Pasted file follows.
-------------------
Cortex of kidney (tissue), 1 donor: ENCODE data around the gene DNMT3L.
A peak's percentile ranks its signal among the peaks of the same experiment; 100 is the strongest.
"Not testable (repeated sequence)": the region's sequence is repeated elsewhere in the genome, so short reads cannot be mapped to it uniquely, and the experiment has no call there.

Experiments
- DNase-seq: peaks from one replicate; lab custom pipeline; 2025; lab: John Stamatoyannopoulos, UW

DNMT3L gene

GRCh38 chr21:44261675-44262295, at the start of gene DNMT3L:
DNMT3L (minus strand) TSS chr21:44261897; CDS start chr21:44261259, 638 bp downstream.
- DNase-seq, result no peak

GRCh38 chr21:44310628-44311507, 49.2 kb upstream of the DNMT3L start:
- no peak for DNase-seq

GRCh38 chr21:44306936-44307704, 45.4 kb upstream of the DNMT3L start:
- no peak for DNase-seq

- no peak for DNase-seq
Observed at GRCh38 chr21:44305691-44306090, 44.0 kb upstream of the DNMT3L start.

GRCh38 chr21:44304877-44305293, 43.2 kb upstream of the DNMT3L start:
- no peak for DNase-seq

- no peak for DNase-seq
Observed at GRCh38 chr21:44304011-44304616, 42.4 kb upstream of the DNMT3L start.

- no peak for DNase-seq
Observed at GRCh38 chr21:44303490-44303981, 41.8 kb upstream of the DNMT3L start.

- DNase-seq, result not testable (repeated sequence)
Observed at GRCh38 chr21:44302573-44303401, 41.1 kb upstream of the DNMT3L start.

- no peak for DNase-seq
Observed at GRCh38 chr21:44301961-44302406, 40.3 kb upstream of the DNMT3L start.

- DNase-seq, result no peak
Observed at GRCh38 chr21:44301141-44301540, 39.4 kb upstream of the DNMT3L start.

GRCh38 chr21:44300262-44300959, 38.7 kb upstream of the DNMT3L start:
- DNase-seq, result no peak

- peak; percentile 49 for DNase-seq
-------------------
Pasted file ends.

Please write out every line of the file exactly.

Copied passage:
Cortex of kidney (tissue), 1 donor: ENCODE data around the gene DNMT3L.
A peak's percentile ranks its signal among the peaks of the same experiment; 100 is the strongest.
"Not testable (repeated sequence)": the region's sequence is repeated elsewhere in the genome, so short reads cannot be mapped to it uniquely, and the experiment has no call there.

Experiments
- DNase-seq: peaks from one replicate; lab custom pipeline; 2025; lab: John Stamatoyannopoulos, UW

DNMT3L gene

GRCh38 chr21:44261675-44262295, at the start of gene DNMT3L:
DNMT3L (minus strand) TSS chr21:44261897; CDS start chr21:44261259, 638 bp downstream.
- DNase-seq, result no peak

GRCh38 chr21:44310628-44311507, 49.2 kb upstream of the DNMT3L start:
- no peak for DNase-seq

GRCh38 chr21:44306936-44307704, 45.4 kb upstream of the DNMT3L start:
- no peak for DNase-seq

- no peak for DNase-seq
Observed at GRCh38 chr21:44305691-44306090, 44.0 kb upstream of the DNMT3L start.

GRCh38 chr21:44304877-44305293, 43.2 kb upstream of the DNMT3L start:
- no peak for DNase-seq

- no peak for DNase-seq
Observed at GRCh38 chr21:44304011-44304616, 42.4 kb upstream of the DNMT3L start.

- no peak for DNase-seq
Observed at GRCh38 chr21:44303490-44303981, 41.8 kb upstream of the DNMT3L start.

- DNase-seq, result not testable (repeated sequence)
Observed at GRCh38 chr21:44302573-44303401, 41.1 kb upstream of the DNMT3L start.

- no peak for DNase-seq
Observed at GRCh38 chr21:44301961-44302406, 40.3 kb upstream of the DNMT3L start.

- DNase-seq, result no peak
Observed at GRCh38 chr21:44301141-44301540, 39.4 kb upstream of the DNMT3L start.

GRCh38 chr21:44300262-44300959, 38.7 kb upstream of the DNMT3L start:
- DNase-seq, result no peak

- peak; percentile 49 for DNase-seq